More than half of the Beaver Stadium turf was replaced after Happy Valley Jam in July, but according to Penn State officials, the field is ready for the start of the football season next week.
Leading up to the first-ever concert held at Beaver Stadium, Herb Combs, assistant athletic director for outdoor athletic facilities, said he consulted with the grounds crews from Heinz Field in Pittsburgh and Lincoln Financial Field in Philadelphia to understand how they prepare for concert events.
“In this industry, those types of activities are desired and happen, and it’s our responsibility and role to be prepared,” Combs said. “There was an agronomic plan that went into place with certain fungicides and certain plant growth regulators to try and protect the grass, as much as possible, from a chemical control perspective.”
But because part of the field was covered by a floor for three days and the volume of equipment traffic during the construction and tear down of the stage, 40,000 square feet or almost 70 percent of the playing surface was removed and replaced, Combs said.
During the week following the concert, work began on the field. The damaged surface was stripped, the soil was prepared and new sod was installed. The work took about two weeks, Combs said.
The sod used was 1 3/4 inch thick and the grass is Kentucky bluegrass. The turf came from Tuckahoe Turf Farm in Hammonton, N.J. In 2015, the company delivered the same product to the stadium for a full replacement of the field. The thick sod is part of Tuckahoe’s “game day” line, which is used for professional athletic field applications and can be used a few days after installation.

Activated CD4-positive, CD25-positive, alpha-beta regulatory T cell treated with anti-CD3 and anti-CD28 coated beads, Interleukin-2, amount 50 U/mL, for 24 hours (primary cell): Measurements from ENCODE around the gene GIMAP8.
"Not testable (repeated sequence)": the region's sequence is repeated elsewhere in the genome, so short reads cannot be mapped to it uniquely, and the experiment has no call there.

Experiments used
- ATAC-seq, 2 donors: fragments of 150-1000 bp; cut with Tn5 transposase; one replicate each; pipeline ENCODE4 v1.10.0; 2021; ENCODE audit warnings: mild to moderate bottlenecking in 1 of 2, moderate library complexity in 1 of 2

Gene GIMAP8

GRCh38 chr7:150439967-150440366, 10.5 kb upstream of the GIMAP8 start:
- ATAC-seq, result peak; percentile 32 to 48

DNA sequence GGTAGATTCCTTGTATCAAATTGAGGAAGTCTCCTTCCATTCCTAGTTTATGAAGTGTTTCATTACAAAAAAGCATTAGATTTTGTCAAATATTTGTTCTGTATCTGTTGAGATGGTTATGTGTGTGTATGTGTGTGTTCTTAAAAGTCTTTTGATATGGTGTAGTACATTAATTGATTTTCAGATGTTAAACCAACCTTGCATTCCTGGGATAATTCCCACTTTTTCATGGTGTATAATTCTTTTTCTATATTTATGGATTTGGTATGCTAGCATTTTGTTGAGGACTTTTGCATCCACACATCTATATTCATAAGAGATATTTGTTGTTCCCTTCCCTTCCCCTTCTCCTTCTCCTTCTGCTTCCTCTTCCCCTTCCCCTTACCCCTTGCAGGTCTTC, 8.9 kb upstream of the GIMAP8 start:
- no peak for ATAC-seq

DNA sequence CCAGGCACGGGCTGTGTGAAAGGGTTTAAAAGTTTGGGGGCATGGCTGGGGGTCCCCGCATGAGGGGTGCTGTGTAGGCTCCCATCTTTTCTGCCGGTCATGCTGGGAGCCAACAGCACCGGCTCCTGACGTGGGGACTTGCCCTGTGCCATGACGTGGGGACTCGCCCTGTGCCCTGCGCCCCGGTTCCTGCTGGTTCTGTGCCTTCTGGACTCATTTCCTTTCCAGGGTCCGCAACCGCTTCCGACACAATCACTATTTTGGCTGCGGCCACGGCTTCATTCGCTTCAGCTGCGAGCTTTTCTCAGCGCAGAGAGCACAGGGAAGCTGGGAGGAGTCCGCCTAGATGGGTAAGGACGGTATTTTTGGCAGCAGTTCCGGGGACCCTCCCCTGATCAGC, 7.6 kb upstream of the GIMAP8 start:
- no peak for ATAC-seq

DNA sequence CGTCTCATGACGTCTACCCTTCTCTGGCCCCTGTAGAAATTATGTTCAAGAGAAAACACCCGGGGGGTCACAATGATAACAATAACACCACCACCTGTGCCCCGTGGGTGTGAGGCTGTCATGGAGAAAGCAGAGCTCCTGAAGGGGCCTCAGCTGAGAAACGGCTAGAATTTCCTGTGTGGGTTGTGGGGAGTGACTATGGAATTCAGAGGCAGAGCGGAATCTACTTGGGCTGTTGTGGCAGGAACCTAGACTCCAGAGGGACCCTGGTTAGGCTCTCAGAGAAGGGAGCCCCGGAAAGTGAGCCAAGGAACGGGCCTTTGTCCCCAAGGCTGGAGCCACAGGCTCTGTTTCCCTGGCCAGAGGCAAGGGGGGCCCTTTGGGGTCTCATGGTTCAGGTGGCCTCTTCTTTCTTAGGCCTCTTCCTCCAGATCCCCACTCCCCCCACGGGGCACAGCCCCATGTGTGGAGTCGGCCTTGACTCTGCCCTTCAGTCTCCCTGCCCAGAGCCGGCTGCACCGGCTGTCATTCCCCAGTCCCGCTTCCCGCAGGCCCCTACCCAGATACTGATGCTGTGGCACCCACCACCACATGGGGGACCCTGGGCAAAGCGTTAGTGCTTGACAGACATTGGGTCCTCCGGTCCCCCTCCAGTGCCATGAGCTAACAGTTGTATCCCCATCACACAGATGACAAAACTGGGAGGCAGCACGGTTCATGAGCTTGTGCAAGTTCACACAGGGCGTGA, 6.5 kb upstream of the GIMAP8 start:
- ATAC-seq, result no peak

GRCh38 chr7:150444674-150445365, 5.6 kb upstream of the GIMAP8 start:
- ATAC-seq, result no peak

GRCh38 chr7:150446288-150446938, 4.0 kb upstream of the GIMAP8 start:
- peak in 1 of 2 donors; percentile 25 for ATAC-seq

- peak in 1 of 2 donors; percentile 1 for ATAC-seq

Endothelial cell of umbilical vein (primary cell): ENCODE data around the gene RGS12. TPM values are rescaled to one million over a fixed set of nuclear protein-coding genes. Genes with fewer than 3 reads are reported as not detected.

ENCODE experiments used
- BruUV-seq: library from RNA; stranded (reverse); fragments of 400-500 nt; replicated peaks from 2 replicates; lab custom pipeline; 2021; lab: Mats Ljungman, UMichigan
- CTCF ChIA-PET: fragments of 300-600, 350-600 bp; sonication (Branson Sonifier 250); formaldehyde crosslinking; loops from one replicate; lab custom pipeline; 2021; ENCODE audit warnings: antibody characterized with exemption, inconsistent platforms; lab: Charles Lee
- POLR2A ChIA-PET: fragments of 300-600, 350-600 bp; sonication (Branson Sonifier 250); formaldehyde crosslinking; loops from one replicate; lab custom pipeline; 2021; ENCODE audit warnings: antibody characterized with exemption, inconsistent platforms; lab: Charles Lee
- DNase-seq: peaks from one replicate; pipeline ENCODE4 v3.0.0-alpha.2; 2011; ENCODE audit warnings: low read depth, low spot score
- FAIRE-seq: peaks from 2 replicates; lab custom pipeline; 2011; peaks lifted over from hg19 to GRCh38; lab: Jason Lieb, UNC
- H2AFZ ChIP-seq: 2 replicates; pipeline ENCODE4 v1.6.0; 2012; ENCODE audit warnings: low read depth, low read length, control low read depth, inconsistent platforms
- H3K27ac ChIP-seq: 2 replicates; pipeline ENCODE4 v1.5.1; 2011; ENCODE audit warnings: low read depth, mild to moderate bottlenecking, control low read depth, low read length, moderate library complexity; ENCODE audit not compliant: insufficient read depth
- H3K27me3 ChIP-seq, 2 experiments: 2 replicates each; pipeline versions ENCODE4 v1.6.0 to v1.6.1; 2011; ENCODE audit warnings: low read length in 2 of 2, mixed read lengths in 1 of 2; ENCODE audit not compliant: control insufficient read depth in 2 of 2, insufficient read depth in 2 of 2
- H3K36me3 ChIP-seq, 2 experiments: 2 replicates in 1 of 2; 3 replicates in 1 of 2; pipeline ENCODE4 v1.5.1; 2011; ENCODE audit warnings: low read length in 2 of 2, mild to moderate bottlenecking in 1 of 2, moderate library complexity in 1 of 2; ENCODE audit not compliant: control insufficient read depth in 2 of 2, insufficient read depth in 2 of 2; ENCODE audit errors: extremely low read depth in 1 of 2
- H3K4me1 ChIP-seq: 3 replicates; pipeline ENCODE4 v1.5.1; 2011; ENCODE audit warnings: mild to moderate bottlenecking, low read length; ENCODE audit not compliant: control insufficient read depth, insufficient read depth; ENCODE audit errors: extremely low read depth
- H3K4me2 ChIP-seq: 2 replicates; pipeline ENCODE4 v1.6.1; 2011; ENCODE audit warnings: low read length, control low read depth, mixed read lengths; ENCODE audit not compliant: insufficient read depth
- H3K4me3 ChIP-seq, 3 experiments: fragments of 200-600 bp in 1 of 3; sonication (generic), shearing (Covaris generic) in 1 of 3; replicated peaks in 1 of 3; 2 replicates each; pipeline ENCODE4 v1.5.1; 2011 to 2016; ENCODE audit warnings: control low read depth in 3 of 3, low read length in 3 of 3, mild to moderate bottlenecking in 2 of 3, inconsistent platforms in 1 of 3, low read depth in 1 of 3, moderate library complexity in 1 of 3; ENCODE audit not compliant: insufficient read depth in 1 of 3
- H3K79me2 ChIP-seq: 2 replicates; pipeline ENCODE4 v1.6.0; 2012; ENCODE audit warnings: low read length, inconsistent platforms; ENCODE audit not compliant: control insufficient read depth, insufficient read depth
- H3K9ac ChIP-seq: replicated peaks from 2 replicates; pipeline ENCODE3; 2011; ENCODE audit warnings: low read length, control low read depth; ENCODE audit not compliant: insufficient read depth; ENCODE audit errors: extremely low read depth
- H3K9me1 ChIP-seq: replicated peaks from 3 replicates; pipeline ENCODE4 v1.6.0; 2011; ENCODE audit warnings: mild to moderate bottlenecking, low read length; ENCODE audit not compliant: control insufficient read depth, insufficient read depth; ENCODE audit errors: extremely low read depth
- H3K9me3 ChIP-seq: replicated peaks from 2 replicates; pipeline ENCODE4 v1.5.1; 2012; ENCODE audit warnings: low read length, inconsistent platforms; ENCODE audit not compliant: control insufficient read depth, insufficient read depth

The sod cost Penn State about $34,000, which included delivery to the stadium, according to a Tuckahoe representative.
Cool temperatures and “timely rain” led to ideal conditions after installation, Combs said, which helped the surface to establish leading up to the start of the season when the Nittany Lions host the Akron Zips on Sept. 2.
“It was a challenge that we were willing to step up and accept and based upon the cooperation of Mother Nature, we are well-prepared for the season,” Combs said. “We feel pretty confident that our field conditions will be the same as we always provide.”